A third says her work as a student activist inspired her to run for school board as a recent high school grad.

These candidates are among nine people vying for two seats up for grabs on Detroit’s seven-member school board on Nov. 6. That includes one incumbent and many graduates of the district.

Chalkbeat is partnering with Citizen Detroit to present a school board candidate forum Thursday, Sept. 20 from 5:30 p.m. to 8:30 p.m., at IBEW Local 58, 1358 Abbott St., Detroit.

Participants will have the opportunity to meet each candidate and ask questions in a speed-dating format.

In anticipation of that event, Citizen Detroit invited each of the candidates to make a short video introducing themselves to voters. Seven candidates made videos.

Watch them here:

School safety

Report lists litany of failings over police in Chicago schools

PHOTO: Scott Olson/Getty Images
Police officers stand alongside Lake Shore Drive in August as protesters decry violence and lack of investment in African-American neighborhoods and schools

The Chicago Police Department doesn’t adequately screen and train the officers it assigns to Chicago Public Schools, and their roles in schools are poorly defined, according to a sharply critical report released today by the Office of Inspector General Joseph Ferguson.

The report lists a litany of failings, including basic administration: There is no current agreement between the police department and the district governing the deployment of school resource officers, or SROs, and neither the schools nor the police even have a current list of the officers working in schools this year.

The inspector general’s report also mentions several sets of SRO resources and best practices created and endorsed by the federal government, then notes that Chicago hasn’t adopted any of them. “CPD’s current lack of guidance and structure for SROs amplifies community concerns and underscores the high probability that students are unnecessarily becoming involved in the criminal justice system, despite the availability of alternate solutions,” says the report.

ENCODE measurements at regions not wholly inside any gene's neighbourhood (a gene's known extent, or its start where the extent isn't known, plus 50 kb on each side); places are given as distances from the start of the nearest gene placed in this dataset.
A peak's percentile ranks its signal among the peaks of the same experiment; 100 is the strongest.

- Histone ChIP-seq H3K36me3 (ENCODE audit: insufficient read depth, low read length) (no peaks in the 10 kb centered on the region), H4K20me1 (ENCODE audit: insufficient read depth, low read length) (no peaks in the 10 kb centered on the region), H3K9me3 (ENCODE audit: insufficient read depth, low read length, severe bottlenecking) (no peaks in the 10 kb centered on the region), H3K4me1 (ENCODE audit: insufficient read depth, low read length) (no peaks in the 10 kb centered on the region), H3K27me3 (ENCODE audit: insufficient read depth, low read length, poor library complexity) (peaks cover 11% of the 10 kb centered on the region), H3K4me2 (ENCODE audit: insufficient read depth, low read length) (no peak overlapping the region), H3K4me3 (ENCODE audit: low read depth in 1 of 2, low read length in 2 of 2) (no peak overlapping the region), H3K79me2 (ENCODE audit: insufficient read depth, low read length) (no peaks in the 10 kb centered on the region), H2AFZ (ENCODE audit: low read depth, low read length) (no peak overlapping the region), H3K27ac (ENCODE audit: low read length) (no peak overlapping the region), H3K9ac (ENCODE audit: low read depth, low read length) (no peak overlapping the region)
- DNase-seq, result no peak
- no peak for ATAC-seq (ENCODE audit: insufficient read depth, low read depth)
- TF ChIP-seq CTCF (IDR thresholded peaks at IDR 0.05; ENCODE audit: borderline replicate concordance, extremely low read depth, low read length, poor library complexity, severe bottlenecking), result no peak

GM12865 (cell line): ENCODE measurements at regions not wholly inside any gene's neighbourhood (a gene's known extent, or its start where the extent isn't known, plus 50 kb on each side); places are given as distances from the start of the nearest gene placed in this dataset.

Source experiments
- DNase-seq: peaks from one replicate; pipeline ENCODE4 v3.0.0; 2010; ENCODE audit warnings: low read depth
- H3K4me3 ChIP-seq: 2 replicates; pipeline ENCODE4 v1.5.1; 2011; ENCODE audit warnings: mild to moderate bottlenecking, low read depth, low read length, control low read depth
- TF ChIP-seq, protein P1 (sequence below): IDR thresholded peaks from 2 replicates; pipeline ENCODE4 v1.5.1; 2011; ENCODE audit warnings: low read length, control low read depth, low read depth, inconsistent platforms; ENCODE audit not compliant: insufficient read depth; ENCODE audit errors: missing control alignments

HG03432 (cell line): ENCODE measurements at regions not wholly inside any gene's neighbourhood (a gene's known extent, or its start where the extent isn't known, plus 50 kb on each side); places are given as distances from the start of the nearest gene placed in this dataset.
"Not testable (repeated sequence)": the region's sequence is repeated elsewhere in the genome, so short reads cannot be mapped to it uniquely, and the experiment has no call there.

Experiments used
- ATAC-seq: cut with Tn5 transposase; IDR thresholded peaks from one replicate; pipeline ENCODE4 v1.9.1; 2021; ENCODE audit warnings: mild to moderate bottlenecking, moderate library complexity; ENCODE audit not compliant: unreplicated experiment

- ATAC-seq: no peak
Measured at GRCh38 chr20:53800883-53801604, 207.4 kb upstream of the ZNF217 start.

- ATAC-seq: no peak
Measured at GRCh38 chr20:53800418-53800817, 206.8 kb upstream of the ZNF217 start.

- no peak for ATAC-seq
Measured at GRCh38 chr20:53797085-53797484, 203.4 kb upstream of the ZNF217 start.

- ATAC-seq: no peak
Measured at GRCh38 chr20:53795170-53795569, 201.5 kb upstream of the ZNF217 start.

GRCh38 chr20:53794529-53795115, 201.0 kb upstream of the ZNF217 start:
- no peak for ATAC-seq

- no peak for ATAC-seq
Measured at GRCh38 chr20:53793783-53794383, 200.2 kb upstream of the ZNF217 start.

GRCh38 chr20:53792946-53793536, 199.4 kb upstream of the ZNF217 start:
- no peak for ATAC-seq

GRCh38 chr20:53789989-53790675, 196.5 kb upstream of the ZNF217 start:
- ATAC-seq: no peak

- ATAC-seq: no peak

Chalkbeat reported in August about incidents in which SROs used batons and tasers on students while intervening in routine disciplinary matters.

Scrutiny of SROs is nothing new, and is part of the broader CPD consent decree brokered this week between Mayor Rahm Emanuel and Illinois Attorney General Lisa Madigan. That agreement calls for better training and vetting of SROs, as well as a clearer delineation of their roles on campuses—including a prohibition against participating in routine school discipline — beginning with the 2019-20 school year.

Read more: How the police consent decree could impact Chicago schools

But the report from Ferguson’s office says that the consent decree doesn’t go far enough. It chastises police for not pledging to include the community in the creation of its agreement with the school district, nor in the establishment of hiring guidelines; and for not creating a plan for evaluating SROs’ performance, among other recommendations. In addition, the report criticizes the police department for delaying the reforms until the 2019-20 school year. A draft of the inspector general’s report was given to the police department in early August in hopes that some of the issues could be resolved in time for the school year that began last week. The police department asked for an extension for its reply.